One week after leading Montgomery County police to the grave of Michele Dorr, convicted killer Hadden Clark was in Massachusetts yesterday, assisting authorities in a search for more bodies, authorities in Maryland and Massachusetts said.

Yesterday's search, conducted as the first major snowstorm of the season swept across New England, centered on seven wooded acres surrounding a home once owned by Clark's grandparents in the Cape Cod town of Wellfleet. But authorities said dogs trained to sniff out the scent of decaying bodies found nothing before the search was called off about 4 p.m. after six hours.

"He's saying he buried some people out there," a police source said. "He's been hot and cold. Sometimes he's truthful. Sometimes he leads you on a wild-goose chase."

"We are working the case as a serial killing," said a spokesman for the FBI, which is participating in the search.

Sources said that Clark is being investigated in connection with missing person cases in Massachusetts, Connecticut and Pennsylvania.

Clark, 47, who is serving two 30-year sentences--for Michele's slaying and the killing of 23-year-old Laura Houghteling, of Bethesda, has talked generally of burying people in the New England area, where as a youth he spent time with his family, authorities said. They said Clark provided some information about possible victims before leading police to Wellfleet yesterday but gave few specifics.

Philip A. Rollins, district attorney for the Cape Cod area, said detectives from Montgomery County, the Massachusetts State Police and the town of Wellfleet and National Park Service officials were "conducting an investigation" yesterday in Wellfleet, about two hours east of Boston.

"The finding of [Michele's] remains give credibility to his statements," Rollins said at an afternoon news conference.

Police restricted cars on the narrow, winding road leading toward the home.

Police searched the Clark property, which is nestled at the end of a dirt driveway, and the family's burial plot in the Wellfleet cemetery in 1995, according to testimony in Clark's October trial. But the woods surrounding the former Clark property abuts vast acres of federal land that leads to the shore, and police testified that the area was too large to search.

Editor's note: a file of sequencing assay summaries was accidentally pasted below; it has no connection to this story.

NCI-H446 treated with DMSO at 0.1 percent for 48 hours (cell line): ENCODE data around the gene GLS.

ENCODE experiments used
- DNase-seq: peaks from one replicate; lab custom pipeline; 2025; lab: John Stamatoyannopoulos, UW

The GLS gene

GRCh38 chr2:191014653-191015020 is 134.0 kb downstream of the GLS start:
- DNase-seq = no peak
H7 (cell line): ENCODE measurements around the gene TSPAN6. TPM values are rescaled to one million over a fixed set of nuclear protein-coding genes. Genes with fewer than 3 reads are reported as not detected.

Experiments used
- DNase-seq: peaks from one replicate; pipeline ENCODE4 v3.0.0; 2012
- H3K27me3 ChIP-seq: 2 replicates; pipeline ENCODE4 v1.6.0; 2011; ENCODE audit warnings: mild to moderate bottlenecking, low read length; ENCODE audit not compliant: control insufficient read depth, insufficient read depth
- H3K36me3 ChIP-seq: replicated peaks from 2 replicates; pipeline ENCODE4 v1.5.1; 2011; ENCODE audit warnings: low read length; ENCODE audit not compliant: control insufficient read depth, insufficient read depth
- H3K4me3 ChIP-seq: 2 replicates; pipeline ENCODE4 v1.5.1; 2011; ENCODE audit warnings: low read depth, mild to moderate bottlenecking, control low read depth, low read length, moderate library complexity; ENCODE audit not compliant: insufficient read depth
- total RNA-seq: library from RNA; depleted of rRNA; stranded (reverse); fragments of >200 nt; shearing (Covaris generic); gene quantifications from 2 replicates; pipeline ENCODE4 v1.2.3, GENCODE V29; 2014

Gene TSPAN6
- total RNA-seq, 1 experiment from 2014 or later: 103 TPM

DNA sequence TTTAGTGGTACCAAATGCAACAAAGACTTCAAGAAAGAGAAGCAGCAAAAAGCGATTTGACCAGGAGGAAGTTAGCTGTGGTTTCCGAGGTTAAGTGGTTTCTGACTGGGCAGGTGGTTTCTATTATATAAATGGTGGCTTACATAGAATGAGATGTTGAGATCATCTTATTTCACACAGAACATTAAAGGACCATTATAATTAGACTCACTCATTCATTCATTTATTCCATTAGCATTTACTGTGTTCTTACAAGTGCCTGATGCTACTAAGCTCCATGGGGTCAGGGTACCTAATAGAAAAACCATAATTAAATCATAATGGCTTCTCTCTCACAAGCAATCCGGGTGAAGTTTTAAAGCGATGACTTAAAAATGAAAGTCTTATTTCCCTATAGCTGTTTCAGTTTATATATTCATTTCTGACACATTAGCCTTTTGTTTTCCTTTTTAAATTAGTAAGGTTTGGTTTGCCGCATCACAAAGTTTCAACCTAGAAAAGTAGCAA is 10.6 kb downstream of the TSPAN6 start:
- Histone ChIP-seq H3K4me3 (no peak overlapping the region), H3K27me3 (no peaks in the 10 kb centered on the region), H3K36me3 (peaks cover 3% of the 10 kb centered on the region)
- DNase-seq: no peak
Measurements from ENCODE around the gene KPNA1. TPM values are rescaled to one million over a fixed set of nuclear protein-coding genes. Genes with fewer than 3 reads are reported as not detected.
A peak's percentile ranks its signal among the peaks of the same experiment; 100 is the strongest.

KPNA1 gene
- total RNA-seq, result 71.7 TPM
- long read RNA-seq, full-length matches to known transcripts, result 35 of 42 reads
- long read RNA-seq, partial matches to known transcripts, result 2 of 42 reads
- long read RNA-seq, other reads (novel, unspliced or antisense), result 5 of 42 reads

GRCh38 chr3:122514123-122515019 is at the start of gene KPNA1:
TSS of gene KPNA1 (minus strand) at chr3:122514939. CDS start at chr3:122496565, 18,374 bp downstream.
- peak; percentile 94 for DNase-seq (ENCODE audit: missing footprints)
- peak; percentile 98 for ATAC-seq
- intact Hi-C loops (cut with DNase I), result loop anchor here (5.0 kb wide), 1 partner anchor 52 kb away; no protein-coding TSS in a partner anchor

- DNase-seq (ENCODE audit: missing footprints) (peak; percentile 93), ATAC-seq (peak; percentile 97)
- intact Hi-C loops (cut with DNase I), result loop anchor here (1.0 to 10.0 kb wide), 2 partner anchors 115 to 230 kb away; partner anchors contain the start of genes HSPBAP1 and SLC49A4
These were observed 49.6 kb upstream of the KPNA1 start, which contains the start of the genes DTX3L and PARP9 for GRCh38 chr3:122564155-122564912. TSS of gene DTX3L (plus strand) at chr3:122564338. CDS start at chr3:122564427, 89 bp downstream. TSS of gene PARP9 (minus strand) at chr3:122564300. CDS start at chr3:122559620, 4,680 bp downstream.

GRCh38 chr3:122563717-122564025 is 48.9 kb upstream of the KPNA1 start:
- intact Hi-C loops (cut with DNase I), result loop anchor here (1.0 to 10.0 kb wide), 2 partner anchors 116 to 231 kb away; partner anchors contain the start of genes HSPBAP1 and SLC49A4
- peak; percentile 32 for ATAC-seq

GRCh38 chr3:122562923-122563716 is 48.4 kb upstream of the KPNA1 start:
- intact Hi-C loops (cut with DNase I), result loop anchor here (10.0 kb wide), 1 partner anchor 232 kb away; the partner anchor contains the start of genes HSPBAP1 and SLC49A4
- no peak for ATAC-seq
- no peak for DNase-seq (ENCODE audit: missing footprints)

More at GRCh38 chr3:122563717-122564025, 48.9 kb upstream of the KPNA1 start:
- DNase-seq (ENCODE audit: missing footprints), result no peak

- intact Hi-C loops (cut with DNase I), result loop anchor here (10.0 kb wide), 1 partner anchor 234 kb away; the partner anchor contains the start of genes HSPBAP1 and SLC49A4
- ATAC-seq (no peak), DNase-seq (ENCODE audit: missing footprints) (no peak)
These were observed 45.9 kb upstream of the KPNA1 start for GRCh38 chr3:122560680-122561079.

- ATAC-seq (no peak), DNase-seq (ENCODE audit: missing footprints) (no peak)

Montgomery County prosecutors argued during Clark's trial last year that he had buried Michele in the family plot, where cadaver-sniffing dogs had indicated human remains had been, and then moved her body after he realized he was the prime suspect in Houghteling's disappearance. But Montgomery police now say Michele's remains lay one to two feet underground in woods adjacent to Route 29 in Silver Spring since shortly after she disappeared in May 1986.

Clark arrived in Massachusetts early yesterday after Chief Judge Cornelius Vaughey, of the Montgomery County District Court, signed an order Wednesday night--based on an affidavit from Montgomery police--for Clark to be released into police custody, according to a source familiar with the investigation.

The order, which is sealed, was then faxed to the Western Correctional Institution in Cumberland, where Montgomery police had been waiting much of the day to begin the drive to Massachusetts, the source said.

About 4 a.m., Clark and another, unidentified prisoner from Maryland were taken to separate, private cells in the Barnstable County jail on Cape Cod, Barnstable sheriff's deputies said.

Montgomery Police Chief Charles A. Moose said yesterday that he sent four homicide detectives, including Lt. Michael Garvey and Detective Edward Tarney, to Massachusetts to help authorities there with a case. He declined to comment further.

FBI agents from Calverton and Boston are also assisting in the Massachusetts investigation, a bureau official said yesterday. The FBI got involved in Clark's case at the request of Montgomery County police, the official said.

Julie Cartwright, a spokeswoman for the National Center for Missing and Exploited Children, said Clark has been investigated previously in connection with three cases of children who vanished.

Information from the Cape Cod Times and Post staff writer David A. Vise was used in this report.

CAPTION: Hadden Clark, shown in 1998, helped officials search for more victims in Massachusetts yesterday.